ACS Nano - Toward 300 mm Wafer-Scalable High-Performance Polycrystalline Chemical Vapor Deposited Graphene Transistors

Estimated costs of the airwar and a modest ground war in Syria and Iraq

The Center for Strategic and Budgetary assessments has provided an estimated cost for the airwar in Iraq and Syria at between $2.4 to 22 billion per year.

The cost of U.S. military operations against ISIL through September 24 is likely between $780 and $930 million. The cost of future operations depends primarily on how long operations continue, the intensity of air operations, and whether additional ground forces are deployed beyond what is already planned. Assuming a moderate level of air operations and 2,000 deployed ground forces, the costs would likely run between $200 and $320 million per month. If air operations are conducted at a higher pace and 5,000 ground forces are deployed, the costs would be between $350 and $570 million per month. If operations expand significantly to include the deployment of 25,000 U.S. troops on the ground, as some have recommended, costs would likely reach $1.1 to $1.8 billion per month. On an annualized basis, the lower-intensity air operations could cost $2.4 to $3.8 billion per year, the higher-intensity air operations could cost $4.2 to $6.8 billion per year, and deployment of a larger ground contingent could drive annual costs as high as $13 to $22 billion.

Lightbridge planning first full scale nuclear reactor tests for metallic fuel that could uprate existing reactors by 10 to 17%

Lightbridge, a nuclear engineering company based in Tysons Corner, Virginia, is planning the first tests in a full-scale reactor of new fuel rods that have been engineered to boost power output of existing nuclear reactors by 10 to 17 percent. Crucially, the tests will determine whether the technology can work safely. Inserted in a conventional reactor, the new fuel could boost power 10 percent. Replacing equipment including turbines with larger-size ones would increase that to 17 percent, Lightbridge say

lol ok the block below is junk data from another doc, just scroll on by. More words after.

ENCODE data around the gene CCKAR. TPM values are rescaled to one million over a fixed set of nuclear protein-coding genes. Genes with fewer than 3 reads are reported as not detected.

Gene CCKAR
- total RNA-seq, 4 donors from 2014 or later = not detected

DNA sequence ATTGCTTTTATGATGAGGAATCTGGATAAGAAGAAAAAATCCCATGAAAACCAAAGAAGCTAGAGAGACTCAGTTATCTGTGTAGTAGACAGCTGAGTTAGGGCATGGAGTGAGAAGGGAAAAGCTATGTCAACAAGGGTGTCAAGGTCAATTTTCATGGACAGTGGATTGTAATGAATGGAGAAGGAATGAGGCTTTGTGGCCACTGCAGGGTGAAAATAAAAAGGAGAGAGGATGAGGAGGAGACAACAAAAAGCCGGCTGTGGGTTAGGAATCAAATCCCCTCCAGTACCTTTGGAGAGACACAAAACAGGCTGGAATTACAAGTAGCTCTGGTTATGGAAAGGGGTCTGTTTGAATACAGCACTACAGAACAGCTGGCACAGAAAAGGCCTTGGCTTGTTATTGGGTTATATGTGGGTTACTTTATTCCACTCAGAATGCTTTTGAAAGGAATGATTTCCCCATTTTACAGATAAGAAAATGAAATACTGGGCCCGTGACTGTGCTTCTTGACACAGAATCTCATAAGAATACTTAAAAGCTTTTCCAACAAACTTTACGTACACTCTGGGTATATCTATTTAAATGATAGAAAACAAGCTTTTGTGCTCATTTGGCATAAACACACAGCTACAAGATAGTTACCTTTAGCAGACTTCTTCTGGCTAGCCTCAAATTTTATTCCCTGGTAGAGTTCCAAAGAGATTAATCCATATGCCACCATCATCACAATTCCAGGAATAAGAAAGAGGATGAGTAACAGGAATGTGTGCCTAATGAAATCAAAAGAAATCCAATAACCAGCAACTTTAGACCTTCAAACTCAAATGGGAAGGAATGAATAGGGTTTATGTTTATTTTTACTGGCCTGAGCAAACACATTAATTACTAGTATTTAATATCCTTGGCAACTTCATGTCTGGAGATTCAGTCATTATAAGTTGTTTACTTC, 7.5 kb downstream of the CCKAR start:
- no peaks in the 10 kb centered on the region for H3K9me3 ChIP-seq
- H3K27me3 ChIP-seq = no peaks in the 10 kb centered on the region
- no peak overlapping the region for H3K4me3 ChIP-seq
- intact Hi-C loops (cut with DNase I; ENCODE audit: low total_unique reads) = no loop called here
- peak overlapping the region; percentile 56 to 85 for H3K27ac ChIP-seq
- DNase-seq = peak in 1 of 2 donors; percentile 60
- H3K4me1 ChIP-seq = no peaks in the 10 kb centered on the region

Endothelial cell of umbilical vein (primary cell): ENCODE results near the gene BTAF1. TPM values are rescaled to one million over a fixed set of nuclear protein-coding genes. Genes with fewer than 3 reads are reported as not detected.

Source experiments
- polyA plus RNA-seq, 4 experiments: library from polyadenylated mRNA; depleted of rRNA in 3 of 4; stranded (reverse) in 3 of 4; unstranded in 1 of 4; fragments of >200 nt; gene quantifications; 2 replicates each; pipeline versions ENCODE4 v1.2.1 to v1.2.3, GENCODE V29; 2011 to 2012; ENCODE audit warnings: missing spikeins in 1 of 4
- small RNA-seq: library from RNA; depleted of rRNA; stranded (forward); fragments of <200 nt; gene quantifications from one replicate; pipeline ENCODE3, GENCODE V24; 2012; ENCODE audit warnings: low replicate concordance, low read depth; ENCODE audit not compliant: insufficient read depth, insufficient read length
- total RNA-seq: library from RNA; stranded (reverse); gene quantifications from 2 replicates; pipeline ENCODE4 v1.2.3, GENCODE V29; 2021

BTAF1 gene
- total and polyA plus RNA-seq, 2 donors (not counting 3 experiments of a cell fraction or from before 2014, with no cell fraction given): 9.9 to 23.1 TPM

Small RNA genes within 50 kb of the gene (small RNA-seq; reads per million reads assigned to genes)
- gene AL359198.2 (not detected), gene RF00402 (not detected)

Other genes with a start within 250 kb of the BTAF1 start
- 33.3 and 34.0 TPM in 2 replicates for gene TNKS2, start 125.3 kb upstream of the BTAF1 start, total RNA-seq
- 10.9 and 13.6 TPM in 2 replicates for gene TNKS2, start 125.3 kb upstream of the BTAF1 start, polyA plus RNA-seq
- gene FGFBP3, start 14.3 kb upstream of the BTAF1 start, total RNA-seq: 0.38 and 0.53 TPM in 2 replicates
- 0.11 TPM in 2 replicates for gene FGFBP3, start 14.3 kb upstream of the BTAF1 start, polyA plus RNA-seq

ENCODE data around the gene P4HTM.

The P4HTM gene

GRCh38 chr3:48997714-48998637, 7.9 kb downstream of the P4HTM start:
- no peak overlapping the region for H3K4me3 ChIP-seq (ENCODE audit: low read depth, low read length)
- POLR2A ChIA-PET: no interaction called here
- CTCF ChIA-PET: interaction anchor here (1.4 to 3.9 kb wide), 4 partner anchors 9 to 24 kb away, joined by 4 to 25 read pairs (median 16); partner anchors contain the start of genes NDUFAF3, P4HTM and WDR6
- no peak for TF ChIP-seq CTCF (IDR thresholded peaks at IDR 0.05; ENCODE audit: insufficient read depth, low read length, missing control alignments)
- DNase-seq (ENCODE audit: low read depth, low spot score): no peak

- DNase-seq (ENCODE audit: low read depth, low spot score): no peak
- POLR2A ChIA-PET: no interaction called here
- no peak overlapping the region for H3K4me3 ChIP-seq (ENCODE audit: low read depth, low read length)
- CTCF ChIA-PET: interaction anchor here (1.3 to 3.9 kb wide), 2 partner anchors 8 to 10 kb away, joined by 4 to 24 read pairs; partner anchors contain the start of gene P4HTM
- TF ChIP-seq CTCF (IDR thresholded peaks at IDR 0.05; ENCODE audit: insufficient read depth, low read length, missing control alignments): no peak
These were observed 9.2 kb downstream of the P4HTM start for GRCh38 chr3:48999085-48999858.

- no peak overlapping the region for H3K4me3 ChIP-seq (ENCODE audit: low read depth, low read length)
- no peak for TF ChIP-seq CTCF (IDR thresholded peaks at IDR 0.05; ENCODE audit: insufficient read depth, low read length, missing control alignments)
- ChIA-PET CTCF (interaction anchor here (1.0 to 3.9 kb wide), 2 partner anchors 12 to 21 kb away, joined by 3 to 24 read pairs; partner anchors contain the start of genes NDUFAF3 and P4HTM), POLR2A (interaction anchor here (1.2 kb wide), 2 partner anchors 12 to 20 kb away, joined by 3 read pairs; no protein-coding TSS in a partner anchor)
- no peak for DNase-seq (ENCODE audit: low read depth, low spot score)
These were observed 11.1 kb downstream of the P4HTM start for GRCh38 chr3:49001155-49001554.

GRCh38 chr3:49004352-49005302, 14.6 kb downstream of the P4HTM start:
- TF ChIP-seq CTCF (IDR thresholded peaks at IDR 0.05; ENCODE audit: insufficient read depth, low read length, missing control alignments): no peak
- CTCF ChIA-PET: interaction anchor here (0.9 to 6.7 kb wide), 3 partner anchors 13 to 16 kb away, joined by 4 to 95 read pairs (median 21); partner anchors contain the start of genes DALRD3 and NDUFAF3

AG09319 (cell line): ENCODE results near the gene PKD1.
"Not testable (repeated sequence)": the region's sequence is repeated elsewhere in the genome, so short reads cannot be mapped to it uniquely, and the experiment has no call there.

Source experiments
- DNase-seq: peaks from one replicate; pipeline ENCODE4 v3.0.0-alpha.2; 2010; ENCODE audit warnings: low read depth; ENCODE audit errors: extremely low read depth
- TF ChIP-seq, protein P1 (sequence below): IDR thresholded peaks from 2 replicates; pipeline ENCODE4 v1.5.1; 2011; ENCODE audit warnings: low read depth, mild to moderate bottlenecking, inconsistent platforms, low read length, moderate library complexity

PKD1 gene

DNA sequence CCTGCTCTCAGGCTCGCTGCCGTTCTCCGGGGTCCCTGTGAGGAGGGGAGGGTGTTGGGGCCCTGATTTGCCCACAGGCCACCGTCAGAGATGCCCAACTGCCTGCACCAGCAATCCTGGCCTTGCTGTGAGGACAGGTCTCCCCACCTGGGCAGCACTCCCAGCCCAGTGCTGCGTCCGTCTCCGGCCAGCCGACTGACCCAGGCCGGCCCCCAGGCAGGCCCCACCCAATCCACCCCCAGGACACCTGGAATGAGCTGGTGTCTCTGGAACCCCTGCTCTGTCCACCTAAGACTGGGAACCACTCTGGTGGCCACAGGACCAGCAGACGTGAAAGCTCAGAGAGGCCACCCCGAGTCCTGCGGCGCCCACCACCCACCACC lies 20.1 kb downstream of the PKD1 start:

Currently the US generates 800 Terawatt hours per year from nuclear reactors. Boosting nuclear power by 10 to 17 percent would be 80 to 136 Terawatt hours per year in the USA. The US generated 176.8 Terawatt hours in wind power for the 12 months ended July 2014. The Lightbridge nuclear uprate could enable pressure water reactors to uprate as much as 30% but that would require upgrading more equipment. Worldwide nuclear power production was 2356 TWh in 2013. This was in spite of 50 nuclear reactors being shutdown in Japan. A global 10% boost would be 235 TWh and a 17% boost would be 400 TWh.

September 29, 2014

China, Russia and Canada win big in a warmed world and India and Africa lose big

[Ludwig Maximilians University] Russia, Canada and China are projected to gain farmland this century as the world warms up due to climate change, even as global crop-growing capacity may decline, a German study showed.

Climate change could add 5.6 million square kilometers (2.2 million square miles) of land for crops in the 2071-2100 period compared with 1981-2010, mainly in the Northern Hemisphere, according to researchers at Ludwig Maximilians University in Munich. Because land suitable for triple cropping may be reduced, the net effect would be a loss of 7.8 million square kilometers of land for farming, the study found.

The study, Russia is set to gain 3.1 million square kilometers of land suitable for agriculture, Canada farmland would expand by 2.1 million square kilometers and China would gain 0.9 million square kilometers.

Green on the map is good, Yellow is bad This map summarizes the projected impact of climate change on the worldwide distribution of land suitable for agriculture in the year 2100. While new cropland is predicted to become available in the Northern hemisphere(green), conditions are expected to deteriorate in other areas, including the Mediterranean region (brown). (Source: Dr. Florian Zabel, LMU)

PLOS One - Global Agricultural Land Resources – A High Resolution Suitability Evaluation and Its Perspectives until 2100 under Climate Change Conditions

Carnival of Space 373

The Carnival of Space 373 is up at Photos to Space

Universe Today - What Is This Bizarre Ball That The Curiosity Rover Found On Mars?